2018 Vol.  (2): 292-297 [Abstract] ( [an error occurred while processing this directive] ) [HTML 1KB] [PDF 289KB] ( [an error occurred while processing this directive] )
298
Limits to the Attentional Boost Effect: the Moderating Influence of Negative Emotion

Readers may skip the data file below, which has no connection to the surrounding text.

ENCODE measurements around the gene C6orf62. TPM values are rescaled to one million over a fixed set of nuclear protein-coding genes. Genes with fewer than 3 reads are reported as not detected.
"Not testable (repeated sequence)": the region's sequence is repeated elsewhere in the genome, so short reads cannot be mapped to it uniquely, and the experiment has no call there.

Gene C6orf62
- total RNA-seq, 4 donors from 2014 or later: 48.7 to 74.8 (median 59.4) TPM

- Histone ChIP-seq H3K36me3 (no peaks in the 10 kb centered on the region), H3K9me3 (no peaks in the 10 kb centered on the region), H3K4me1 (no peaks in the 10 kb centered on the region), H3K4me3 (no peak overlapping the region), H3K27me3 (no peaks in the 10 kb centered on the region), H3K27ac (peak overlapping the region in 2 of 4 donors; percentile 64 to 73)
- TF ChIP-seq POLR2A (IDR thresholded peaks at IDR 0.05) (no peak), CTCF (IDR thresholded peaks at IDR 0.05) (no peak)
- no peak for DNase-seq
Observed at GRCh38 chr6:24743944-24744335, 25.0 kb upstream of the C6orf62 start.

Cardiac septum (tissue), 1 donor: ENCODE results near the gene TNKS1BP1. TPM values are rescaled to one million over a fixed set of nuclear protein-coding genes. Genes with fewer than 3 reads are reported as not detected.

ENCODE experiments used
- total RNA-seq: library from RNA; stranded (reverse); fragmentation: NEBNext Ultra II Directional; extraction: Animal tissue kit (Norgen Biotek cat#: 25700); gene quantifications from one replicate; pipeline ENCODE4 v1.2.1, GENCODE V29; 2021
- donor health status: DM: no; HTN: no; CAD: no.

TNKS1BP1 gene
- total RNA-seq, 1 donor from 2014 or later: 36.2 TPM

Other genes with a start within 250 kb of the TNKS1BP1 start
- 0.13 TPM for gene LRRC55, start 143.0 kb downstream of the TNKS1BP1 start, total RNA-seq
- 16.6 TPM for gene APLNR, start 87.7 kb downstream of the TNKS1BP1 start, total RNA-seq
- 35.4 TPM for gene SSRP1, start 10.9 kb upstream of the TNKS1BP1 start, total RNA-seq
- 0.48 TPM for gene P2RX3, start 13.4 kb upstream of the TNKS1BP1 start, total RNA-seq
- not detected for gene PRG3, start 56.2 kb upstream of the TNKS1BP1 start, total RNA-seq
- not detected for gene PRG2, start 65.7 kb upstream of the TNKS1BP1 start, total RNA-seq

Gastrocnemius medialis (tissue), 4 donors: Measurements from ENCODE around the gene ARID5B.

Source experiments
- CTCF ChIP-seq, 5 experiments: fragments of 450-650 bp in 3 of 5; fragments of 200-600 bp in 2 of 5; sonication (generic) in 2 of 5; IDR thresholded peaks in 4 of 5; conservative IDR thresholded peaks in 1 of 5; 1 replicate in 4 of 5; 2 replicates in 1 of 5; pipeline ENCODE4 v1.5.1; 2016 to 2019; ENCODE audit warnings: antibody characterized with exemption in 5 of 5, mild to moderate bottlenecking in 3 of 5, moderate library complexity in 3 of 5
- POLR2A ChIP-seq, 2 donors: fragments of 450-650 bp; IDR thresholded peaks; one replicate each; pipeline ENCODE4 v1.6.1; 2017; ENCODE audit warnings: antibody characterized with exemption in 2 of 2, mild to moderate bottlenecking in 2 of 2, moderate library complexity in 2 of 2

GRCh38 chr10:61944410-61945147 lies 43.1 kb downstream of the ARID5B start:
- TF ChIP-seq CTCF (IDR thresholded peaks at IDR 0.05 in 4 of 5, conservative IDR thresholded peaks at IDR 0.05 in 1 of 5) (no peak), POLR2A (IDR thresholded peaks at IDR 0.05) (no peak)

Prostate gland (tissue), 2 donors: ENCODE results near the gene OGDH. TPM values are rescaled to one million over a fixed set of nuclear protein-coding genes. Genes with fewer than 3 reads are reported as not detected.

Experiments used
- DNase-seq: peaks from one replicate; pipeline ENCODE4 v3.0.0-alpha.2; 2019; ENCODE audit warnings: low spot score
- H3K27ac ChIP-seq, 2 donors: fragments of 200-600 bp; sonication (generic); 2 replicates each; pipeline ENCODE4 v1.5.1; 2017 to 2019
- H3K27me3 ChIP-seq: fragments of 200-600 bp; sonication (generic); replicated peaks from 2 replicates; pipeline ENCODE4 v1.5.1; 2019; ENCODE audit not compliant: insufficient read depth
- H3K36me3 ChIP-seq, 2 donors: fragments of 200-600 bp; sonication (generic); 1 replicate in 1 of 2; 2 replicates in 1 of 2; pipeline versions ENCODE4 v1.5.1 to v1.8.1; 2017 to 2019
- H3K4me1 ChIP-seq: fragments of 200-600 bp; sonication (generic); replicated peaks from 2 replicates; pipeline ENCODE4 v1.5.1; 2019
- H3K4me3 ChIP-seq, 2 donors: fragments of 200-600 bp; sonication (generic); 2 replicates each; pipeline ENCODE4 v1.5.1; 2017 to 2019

The attentional boost effect (ABE) refers to the counter-intuitive finding that the detection of infrequent targets in a divided-attention condition enhances memory of images co-occurring with targets, as compared with images co-occurring with frequent distractors (Swallow & Jiang, 2010). Previous studies have shown that the ABE also applies to verbal materials but had small or no effect on low-frequency (LF) words or orthographically distinctive (OD) words. The present study is to test whether the ABE be moderated by the unusual properties of stimuli, by manipulating another distinctive property of the to-be-remembered stimuli: negative emotion. The present study includes two experiments. In Experiment 1, participants encoded a long sequence of neutral or negative words or images (500ms/ item), while simultaneously monitored the color of a small circle (100ms) located under each word or a small square (100ms) located at the center of each image. Participants were required to remember the words or images and pressed a spacebar whenever they detected occasional targets (red circles or black squares) among more frequent distractors (green circles or white squares). In a later recognition test, stimuli co-occurring with targets and distractors were mixed with new stimuli for an old/new judgment. Experiment 2 further manipulated the arousal of the negative stimuli, and was divided into two conditions: low-arousal and high-arousal negative stimuli paired with targets and distractors. Thirty-four undergraduates participated in Experiment 1 and thirty undergraduates participated in Experiment 2. All experimental procedures were programmed in Presentation 0.71, and run on a DELL Dimension 8200 computer with a 19? monitor (1024×768 pixels). The main results were as following: (1) In Experiment 1, the ABE was significant for neutral stimuli [F(1,33)=39.45, p<.001] and for negative stimuli [F(1,33)=9.99, p=.003], with the recognition being better for target-paired stimuli than for distractor-paired stimuli. More important, the ABE was smaller for negative-emotional stimuli than for neutral-emotional stimuli [F(1,33)=9.808, p=.004, ηp2=.229], indicating the moderating influence of negative emotion on the ABE. (2) In Experiment 2, the ABE was significant for low-arousal negative stimuli [F(1,29)=14.04, p=.001], whereas there was no hint of an ABE for high-arousal negative stimuli [F(1,29)=.10, p=.754], that is, the ABE had no effect on the high-arousal negative stimuli. These results confirm and extend previous results suggesting that the ABE could be moderated by the distinctiveness of memory materials. The unusual nature of negative stimuli attracts greater attentional resources during the encoding. As a consequence, the transient attentional enhancement occurring as a consequence of target detection in the ABE paradigm might have minimal or no effects on these distinctive items.